Composting For Dummies
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By composting food scraps, yard waste, and other ingredients, you create nutrient-rich compost to add to your garden and landscape, and you minimize the waste sent to landfills. Home composting is a great way to be greener and do something good for the environment while seeing major benefits right at home.

The benefits of adding compost to your garden

Composting provides you with rich organic matter that does wonders to improve the quality of your garden soil. Whether you sprinkle compost on the surface of the soil or work it in, your garden plants and landscape will grow healthier and stronger thanks to the addition.

Your garden benefits from compost in the following ways:

  • Incorporates organic matter to feed microorganisms and macroorganisms that maintain a healthy soil food web

  • Enriches soil with nutrients for plant growth

  • Releases nutrients slowly so they don’t leach away as some synthetic fertilizers do

  • Improves soil structure

  • Promotes drainage and aeration in clay soil

  • Enhances moisture and nutrient retention in sandy soil

  • Reduces soil compaction

  • Inhibits erosion

  • Suppresses soil-borne diseases and pests

  • Attracts earthworms, nature’s best soil builders

Shopping for composting tools

You need very little equipment to start composting. Before you buy, visit garden centers or home improvement and hardware stores and try out some hand tools. Their length and weight should be comfortable for you to wield over extended periods of turning or shoveling organic matter. The basic tools to get you started composting are

  • Compost fork or pitchfork: Long, thin tines allow you to hoist and toss large loads of organic matter efficiently.

  • Shovel or spade: These tools help you turn almost-finished compost or incorporate finished compost into your garden. If you already own either one, you’re set.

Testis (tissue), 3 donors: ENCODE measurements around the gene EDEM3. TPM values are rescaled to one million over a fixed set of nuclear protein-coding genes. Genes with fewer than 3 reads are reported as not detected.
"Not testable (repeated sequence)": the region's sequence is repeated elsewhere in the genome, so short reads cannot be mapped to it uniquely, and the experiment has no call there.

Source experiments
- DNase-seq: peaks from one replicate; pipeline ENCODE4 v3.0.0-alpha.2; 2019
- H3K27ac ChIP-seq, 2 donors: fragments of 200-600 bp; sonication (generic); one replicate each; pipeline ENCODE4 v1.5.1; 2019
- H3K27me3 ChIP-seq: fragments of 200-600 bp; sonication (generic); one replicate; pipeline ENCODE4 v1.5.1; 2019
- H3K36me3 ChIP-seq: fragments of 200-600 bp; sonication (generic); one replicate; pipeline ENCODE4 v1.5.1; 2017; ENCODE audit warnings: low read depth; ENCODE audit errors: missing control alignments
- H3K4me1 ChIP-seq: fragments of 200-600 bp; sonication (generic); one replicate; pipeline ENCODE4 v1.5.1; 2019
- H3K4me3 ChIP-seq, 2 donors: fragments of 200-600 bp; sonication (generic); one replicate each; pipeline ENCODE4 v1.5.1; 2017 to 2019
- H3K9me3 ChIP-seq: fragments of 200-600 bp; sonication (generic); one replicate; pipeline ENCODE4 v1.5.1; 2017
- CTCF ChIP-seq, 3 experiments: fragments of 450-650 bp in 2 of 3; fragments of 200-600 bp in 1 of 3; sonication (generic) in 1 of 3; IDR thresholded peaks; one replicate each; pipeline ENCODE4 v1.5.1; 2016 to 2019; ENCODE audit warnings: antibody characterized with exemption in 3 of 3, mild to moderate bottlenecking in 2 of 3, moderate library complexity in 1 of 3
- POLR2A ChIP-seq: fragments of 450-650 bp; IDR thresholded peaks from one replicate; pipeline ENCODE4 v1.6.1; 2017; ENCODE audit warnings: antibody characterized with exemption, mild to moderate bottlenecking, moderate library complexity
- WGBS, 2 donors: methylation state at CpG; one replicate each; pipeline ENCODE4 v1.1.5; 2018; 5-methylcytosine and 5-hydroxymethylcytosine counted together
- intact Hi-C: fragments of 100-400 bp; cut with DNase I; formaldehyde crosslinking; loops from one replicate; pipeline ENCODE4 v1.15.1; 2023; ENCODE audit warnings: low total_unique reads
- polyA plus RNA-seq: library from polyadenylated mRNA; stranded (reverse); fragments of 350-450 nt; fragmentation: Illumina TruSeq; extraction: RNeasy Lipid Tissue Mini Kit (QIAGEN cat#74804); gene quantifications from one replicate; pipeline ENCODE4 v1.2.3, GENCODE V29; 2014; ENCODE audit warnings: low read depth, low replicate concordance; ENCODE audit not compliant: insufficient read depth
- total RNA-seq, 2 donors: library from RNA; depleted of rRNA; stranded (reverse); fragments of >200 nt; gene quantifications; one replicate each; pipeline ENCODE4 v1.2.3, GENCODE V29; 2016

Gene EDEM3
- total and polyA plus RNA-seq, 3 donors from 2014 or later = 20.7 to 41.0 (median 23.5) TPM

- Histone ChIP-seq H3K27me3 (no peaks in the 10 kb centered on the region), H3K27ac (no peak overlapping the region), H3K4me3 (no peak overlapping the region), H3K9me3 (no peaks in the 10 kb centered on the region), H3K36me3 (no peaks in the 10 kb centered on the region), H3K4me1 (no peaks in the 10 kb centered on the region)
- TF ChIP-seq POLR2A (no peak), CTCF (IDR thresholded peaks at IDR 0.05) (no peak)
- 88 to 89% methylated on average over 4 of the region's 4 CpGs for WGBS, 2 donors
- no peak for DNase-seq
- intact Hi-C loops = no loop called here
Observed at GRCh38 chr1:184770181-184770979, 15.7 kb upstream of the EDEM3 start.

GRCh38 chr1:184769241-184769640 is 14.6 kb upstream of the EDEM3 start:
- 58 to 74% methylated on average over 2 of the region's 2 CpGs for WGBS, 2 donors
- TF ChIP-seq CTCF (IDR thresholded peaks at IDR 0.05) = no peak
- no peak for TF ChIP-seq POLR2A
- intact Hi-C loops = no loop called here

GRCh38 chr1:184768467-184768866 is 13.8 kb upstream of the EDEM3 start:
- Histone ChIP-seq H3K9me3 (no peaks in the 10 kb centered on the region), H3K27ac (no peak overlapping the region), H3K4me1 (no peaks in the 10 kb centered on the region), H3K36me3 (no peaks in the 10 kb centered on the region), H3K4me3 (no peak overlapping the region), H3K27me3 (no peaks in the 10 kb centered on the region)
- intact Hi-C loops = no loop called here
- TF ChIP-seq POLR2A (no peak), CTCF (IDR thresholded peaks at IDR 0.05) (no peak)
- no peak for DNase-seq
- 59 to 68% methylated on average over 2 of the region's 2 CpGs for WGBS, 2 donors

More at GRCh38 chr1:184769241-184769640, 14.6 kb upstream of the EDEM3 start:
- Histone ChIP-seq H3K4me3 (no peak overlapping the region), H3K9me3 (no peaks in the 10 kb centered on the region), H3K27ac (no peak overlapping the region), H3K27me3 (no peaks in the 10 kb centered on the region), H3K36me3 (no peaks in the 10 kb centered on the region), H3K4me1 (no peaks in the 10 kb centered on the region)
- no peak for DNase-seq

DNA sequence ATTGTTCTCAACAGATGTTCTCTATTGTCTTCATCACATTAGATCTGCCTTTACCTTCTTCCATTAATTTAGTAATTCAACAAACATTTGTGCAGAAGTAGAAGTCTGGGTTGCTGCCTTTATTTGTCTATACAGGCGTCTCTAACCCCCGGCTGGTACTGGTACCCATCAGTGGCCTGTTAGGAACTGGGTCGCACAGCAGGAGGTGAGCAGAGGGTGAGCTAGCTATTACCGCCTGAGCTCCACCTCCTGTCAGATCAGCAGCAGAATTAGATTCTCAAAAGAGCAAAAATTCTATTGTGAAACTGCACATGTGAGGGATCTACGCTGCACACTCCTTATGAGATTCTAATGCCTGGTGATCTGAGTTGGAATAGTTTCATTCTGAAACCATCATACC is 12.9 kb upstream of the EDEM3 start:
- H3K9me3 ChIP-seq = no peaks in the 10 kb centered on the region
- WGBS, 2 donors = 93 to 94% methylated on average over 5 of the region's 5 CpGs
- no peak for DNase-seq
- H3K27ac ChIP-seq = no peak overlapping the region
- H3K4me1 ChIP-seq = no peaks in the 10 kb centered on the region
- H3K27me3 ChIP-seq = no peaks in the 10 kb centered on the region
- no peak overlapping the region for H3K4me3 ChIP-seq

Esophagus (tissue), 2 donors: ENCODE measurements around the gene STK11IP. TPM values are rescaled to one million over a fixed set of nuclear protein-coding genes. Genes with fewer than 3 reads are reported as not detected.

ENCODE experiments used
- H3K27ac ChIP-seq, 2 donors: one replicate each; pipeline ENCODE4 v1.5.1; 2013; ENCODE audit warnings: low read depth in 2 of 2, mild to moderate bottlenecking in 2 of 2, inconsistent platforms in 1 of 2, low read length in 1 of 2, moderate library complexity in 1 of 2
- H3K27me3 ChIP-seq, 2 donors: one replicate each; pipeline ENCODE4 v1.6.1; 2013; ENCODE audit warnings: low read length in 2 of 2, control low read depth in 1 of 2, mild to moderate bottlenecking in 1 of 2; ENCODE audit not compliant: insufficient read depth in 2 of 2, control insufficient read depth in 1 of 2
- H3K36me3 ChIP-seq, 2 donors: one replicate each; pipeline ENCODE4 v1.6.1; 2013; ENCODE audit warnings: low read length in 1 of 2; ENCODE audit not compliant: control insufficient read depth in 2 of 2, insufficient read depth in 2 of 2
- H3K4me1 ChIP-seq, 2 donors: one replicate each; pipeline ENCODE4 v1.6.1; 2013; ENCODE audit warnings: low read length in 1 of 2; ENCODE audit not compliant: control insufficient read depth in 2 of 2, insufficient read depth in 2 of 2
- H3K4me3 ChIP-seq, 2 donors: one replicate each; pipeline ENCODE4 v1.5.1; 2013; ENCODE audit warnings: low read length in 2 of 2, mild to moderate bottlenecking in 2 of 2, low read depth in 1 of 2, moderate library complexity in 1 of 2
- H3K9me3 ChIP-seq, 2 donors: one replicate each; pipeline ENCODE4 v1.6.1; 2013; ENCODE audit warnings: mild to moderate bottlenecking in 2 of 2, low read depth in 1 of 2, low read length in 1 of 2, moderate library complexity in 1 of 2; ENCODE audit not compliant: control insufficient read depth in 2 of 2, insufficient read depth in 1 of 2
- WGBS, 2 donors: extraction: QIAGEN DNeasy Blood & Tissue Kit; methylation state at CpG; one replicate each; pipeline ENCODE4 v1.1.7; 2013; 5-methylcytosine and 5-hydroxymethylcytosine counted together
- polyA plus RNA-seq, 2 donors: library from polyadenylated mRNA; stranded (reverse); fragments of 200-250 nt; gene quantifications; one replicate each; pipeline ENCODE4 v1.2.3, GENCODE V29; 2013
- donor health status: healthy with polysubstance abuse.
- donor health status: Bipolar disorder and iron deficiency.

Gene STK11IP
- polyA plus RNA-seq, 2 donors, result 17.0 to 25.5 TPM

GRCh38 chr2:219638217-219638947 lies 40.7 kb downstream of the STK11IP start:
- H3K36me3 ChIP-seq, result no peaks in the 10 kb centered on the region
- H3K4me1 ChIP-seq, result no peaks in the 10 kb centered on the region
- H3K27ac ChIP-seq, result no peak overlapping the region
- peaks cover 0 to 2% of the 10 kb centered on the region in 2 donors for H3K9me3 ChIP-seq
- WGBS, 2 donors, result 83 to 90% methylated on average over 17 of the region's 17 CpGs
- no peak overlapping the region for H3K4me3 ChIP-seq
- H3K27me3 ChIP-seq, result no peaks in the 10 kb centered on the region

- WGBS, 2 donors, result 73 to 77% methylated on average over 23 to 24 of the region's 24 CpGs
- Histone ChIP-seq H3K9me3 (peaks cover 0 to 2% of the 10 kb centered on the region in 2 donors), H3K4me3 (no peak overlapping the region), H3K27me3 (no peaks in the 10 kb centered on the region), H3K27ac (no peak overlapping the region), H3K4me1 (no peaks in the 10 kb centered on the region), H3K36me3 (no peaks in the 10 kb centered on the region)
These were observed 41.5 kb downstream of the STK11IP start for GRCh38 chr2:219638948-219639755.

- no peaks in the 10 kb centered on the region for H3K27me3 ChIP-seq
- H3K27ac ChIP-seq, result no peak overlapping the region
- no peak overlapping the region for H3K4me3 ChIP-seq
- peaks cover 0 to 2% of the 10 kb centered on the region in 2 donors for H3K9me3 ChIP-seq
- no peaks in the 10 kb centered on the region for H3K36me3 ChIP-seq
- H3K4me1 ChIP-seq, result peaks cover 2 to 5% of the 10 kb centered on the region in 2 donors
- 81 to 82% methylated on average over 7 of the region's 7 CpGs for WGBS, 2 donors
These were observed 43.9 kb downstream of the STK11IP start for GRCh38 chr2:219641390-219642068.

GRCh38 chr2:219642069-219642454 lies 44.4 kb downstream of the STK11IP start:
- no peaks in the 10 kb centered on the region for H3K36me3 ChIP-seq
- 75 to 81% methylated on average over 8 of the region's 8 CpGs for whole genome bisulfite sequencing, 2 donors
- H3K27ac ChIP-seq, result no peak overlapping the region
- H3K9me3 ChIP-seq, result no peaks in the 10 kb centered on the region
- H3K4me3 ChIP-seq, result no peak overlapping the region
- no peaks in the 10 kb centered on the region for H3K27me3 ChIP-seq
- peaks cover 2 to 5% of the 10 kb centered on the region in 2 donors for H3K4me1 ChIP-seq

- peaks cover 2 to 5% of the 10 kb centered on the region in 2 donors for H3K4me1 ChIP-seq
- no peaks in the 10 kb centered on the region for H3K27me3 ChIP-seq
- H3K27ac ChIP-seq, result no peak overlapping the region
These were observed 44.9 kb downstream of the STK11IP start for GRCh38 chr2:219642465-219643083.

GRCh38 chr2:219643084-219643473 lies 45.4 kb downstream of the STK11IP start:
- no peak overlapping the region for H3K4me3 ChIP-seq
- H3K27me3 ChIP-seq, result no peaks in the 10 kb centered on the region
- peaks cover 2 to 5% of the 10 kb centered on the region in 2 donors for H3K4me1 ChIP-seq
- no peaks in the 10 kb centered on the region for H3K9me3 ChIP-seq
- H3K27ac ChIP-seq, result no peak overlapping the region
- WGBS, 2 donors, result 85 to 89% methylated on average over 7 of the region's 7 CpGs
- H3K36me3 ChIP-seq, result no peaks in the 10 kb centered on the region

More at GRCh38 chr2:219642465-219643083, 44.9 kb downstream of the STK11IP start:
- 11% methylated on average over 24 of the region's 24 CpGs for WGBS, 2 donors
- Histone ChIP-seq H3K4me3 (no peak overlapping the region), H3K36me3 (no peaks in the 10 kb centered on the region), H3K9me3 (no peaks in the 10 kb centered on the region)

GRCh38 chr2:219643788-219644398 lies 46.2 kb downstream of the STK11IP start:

• Hose and spray nozzle: Moisture is an essential component of a fast-acting compost pile. Your hose should reach easily from the outdoor faucet to your compost area. Add an adjustable nozzle that allows you to fine-tune the spray level, and turn it off to conserve water while you’re adding or mixing organic matter.

Mix in brown and green compost ingredients

Organic matter high in carbon — what composters commonly call browns — provides energy for decomposer organisms as they consume and break down the contents of your compost pile. Organic matter high in nitrogen — called greens — supplies the decomposers with protein. Maintain well-fed composting organisms with these varied ingredients.

Browns Greens
Dry leaves Kitchen scraps
Woody plant trimmings Coffee grounds and filters
Straw Leafy plant trimmings
Pine needles Grass clippings
Sawdust Manure
Paper products Feathers, fur, and hair

What to keep out of your compost

Your compost pile isn’t a trash can. Some materials definitely don’t qualify as compost ingredients because they contain pathogens, attract pests, or cause other problems. You must take care to add only the right organic ingredients to feed the decomposition process. Leave out the following items: